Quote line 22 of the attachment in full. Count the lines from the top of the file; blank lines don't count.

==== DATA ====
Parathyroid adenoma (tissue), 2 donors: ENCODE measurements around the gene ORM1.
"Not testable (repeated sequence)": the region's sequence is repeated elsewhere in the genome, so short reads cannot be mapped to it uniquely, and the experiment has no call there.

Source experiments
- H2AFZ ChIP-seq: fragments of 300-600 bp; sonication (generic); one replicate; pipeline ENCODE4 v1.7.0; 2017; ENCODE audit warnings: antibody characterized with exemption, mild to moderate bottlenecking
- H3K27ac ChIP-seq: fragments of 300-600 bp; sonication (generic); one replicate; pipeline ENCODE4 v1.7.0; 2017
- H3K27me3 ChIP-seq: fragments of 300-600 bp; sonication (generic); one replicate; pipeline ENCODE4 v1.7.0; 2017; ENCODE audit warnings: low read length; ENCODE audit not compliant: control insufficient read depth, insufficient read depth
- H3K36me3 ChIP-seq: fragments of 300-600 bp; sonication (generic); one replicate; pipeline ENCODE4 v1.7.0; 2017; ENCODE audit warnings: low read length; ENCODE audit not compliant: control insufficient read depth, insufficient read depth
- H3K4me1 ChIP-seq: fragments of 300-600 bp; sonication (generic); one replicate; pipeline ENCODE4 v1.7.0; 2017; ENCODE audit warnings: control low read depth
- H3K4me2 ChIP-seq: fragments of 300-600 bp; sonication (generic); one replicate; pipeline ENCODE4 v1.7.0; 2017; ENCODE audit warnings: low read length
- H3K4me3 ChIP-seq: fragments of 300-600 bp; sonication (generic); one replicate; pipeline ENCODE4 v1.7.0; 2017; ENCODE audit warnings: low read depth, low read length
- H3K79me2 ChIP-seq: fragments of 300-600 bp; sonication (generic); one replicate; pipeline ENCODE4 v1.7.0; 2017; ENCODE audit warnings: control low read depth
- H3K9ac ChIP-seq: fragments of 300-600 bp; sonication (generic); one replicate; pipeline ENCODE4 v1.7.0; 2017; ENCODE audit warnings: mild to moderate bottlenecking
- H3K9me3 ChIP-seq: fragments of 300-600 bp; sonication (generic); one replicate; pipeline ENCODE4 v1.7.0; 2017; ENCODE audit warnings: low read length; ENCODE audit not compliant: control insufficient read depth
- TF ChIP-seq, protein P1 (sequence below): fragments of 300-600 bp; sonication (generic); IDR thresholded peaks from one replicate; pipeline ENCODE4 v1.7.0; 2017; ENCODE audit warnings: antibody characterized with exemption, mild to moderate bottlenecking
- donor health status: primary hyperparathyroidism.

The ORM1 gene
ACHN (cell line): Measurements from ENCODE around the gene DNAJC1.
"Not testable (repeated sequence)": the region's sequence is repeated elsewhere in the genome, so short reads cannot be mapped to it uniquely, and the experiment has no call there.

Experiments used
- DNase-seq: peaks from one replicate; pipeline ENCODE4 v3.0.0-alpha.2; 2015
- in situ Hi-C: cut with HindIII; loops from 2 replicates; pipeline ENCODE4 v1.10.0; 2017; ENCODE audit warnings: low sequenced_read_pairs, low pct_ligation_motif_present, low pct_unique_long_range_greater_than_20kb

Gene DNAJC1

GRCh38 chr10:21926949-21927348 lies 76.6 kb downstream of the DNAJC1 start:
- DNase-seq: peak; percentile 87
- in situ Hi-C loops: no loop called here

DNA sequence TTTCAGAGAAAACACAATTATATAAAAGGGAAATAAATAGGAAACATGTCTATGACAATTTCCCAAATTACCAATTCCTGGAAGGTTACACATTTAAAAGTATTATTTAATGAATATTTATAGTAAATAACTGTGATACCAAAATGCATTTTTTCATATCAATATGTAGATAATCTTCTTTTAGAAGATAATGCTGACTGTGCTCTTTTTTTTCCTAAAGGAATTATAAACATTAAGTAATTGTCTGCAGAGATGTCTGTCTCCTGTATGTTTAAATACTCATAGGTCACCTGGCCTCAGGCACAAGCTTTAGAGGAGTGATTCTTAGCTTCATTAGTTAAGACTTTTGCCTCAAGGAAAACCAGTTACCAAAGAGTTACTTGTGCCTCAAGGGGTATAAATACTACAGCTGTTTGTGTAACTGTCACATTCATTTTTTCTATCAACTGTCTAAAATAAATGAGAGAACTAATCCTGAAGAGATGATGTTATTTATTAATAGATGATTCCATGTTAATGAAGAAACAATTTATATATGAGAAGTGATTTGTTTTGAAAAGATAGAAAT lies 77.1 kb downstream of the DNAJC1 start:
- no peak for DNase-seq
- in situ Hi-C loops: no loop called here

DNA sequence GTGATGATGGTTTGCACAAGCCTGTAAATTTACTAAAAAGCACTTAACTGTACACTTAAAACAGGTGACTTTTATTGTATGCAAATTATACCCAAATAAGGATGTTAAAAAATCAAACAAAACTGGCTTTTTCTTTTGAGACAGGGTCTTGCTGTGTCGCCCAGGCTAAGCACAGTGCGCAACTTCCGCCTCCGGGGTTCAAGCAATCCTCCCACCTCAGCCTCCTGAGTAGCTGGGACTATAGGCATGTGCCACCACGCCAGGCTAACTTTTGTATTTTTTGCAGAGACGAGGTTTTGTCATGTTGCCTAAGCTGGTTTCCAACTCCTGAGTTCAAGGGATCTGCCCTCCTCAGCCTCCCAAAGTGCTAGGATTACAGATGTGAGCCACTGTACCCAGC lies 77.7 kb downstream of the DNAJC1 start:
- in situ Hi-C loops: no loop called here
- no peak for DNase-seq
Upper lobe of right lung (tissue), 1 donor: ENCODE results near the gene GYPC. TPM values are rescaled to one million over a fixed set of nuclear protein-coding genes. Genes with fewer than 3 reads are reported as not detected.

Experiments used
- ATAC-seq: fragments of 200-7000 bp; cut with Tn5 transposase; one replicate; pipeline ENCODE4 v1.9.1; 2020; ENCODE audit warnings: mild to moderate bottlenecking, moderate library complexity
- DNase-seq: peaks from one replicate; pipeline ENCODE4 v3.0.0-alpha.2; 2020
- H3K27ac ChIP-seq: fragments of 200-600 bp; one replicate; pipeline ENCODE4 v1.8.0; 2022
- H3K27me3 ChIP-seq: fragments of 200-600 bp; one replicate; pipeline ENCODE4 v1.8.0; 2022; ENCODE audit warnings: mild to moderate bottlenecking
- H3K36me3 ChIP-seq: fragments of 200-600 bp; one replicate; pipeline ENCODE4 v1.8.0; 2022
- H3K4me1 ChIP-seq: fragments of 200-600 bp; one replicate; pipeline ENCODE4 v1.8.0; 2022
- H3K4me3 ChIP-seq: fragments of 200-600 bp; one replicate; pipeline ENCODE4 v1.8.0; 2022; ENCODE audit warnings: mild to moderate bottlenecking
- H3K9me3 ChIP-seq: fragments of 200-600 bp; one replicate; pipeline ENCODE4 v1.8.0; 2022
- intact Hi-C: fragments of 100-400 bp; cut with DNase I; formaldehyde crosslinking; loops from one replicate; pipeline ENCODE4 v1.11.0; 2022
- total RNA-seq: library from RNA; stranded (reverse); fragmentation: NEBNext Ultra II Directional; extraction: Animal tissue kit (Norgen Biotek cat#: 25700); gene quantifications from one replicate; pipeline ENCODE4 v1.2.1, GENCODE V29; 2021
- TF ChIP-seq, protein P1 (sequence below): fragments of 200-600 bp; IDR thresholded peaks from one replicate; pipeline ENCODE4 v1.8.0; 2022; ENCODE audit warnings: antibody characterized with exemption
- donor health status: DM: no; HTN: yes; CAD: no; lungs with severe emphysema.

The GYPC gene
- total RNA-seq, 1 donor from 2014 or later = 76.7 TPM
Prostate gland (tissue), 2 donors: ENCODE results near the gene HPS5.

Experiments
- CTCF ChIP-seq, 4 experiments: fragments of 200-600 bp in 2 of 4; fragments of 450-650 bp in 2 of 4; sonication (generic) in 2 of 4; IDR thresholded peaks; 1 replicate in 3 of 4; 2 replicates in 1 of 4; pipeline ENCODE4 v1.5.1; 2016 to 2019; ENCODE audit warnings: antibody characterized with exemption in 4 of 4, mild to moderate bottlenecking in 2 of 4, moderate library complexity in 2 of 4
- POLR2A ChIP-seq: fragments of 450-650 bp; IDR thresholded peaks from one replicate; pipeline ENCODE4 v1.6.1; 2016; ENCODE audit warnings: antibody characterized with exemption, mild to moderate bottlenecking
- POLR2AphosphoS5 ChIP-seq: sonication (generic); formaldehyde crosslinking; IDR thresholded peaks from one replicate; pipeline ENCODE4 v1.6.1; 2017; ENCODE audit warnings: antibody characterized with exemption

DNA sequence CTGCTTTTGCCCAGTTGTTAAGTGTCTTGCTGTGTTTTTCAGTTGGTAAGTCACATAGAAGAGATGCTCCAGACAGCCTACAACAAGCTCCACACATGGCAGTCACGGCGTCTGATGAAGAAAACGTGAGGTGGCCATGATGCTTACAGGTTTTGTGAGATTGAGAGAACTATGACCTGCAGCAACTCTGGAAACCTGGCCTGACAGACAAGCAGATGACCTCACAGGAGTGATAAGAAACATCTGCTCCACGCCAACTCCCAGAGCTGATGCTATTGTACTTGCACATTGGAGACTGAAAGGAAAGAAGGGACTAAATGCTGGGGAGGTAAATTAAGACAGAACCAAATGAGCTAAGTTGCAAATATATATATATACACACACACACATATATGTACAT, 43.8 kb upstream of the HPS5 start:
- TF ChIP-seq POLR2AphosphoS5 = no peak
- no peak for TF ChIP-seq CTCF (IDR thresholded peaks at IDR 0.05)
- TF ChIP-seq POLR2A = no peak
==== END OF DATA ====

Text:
Gene DNAJC1